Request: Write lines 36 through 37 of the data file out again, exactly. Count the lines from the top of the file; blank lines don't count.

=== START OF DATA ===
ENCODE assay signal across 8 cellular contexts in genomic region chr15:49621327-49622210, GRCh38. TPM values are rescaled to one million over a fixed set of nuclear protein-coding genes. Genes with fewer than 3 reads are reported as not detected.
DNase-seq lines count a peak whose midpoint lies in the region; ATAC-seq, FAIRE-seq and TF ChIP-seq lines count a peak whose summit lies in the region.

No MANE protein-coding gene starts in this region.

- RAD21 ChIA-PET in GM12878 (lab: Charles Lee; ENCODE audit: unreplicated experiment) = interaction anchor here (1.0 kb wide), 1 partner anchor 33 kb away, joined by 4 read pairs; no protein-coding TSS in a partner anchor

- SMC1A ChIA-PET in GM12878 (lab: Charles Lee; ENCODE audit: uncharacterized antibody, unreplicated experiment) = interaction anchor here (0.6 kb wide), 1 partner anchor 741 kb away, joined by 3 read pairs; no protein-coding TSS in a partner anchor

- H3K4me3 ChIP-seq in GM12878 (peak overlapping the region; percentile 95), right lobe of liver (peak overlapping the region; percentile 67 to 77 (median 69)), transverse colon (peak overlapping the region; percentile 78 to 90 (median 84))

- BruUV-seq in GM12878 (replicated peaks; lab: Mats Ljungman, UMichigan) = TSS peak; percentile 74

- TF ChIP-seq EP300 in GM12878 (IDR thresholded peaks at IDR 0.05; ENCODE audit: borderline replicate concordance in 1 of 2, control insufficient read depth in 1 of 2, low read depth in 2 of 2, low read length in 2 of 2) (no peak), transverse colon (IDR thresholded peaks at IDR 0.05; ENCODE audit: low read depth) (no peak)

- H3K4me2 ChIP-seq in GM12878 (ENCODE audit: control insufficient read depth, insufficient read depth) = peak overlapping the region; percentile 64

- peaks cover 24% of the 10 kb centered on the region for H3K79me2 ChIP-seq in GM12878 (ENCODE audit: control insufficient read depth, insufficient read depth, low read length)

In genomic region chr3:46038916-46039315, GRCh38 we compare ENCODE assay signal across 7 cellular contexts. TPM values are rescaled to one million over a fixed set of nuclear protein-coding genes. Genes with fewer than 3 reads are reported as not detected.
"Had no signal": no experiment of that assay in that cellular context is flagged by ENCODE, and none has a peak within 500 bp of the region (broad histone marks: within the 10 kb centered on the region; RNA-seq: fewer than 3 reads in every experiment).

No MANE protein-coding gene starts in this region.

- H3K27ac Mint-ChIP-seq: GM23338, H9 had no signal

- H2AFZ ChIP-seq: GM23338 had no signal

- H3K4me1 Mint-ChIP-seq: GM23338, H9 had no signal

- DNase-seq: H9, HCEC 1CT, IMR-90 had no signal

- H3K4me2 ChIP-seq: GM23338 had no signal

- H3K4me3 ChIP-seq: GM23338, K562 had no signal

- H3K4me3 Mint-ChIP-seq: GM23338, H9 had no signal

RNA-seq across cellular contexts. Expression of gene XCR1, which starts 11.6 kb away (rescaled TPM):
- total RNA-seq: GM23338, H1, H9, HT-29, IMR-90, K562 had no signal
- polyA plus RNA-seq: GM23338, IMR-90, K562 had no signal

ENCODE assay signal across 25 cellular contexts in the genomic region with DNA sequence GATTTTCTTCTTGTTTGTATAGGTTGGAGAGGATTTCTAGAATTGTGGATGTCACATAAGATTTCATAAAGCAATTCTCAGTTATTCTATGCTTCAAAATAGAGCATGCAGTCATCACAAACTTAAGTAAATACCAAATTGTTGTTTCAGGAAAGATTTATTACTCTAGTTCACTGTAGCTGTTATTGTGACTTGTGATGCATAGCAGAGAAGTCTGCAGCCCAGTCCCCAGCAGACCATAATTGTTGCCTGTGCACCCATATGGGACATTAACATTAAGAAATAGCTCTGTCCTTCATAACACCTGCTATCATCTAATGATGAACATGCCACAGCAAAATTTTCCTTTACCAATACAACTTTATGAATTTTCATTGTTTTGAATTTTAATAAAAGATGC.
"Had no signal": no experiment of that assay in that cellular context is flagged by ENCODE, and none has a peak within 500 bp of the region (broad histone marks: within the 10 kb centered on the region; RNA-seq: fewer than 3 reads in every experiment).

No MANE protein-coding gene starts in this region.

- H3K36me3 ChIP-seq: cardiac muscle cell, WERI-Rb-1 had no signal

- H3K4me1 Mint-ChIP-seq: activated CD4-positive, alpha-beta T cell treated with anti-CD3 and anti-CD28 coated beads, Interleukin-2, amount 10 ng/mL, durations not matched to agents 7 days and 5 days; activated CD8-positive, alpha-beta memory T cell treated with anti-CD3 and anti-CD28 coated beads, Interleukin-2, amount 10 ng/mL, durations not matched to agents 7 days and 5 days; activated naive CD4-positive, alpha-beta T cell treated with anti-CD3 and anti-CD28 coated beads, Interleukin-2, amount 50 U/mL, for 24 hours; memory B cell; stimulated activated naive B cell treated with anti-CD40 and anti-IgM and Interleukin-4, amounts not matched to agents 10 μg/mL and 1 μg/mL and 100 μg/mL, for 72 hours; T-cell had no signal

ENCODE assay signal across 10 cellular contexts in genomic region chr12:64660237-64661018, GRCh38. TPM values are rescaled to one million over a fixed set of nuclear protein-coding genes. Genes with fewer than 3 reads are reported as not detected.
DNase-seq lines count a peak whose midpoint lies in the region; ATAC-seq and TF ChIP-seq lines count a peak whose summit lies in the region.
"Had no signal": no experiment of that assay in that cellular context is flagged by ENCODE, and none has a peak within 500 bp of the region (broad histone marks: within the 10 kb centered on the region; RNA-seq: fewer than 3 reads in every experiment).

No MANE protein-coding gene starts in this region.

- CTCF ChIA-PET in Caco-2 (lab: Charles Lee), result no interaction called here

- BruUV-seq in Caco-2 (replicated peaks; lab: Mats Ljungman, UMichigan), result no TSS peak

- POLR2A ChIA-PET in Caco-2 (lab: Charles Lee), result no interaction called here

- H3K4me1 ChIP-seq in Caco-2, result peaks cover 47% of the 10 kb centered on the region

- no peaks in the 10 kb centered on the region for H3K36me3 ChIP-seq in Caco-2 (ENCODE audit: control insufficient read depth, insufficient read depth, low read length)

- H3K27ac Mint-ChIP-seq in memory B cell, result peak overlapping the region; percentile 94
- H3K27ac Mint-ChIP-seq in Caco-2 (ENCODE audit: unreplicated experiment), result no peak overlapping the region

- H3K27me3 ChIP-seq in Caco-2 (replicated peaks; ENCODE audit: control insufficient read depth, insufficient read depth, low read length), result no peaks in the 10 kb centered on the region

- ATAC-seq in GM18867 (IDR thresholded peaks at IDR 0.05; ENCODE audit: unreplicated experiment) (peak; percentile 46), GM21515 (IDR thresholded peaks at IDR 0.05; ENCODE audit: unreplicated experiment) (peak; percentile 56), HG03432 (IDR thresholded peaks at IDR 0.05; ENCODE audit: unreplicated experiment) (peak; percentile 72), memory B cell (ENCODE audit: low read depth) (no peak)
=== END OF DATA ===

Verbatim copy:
- H3K4me1 ChIP-seq in Caco-2, result peaks cover 47% of the 10 kb centered on the region

- no peaks in the 10 kb centered on the region for H3K36me3 ChIP-seq in Caco-2 (ENCODE audit: control insufficient read depth, insufficient read depth, low read length)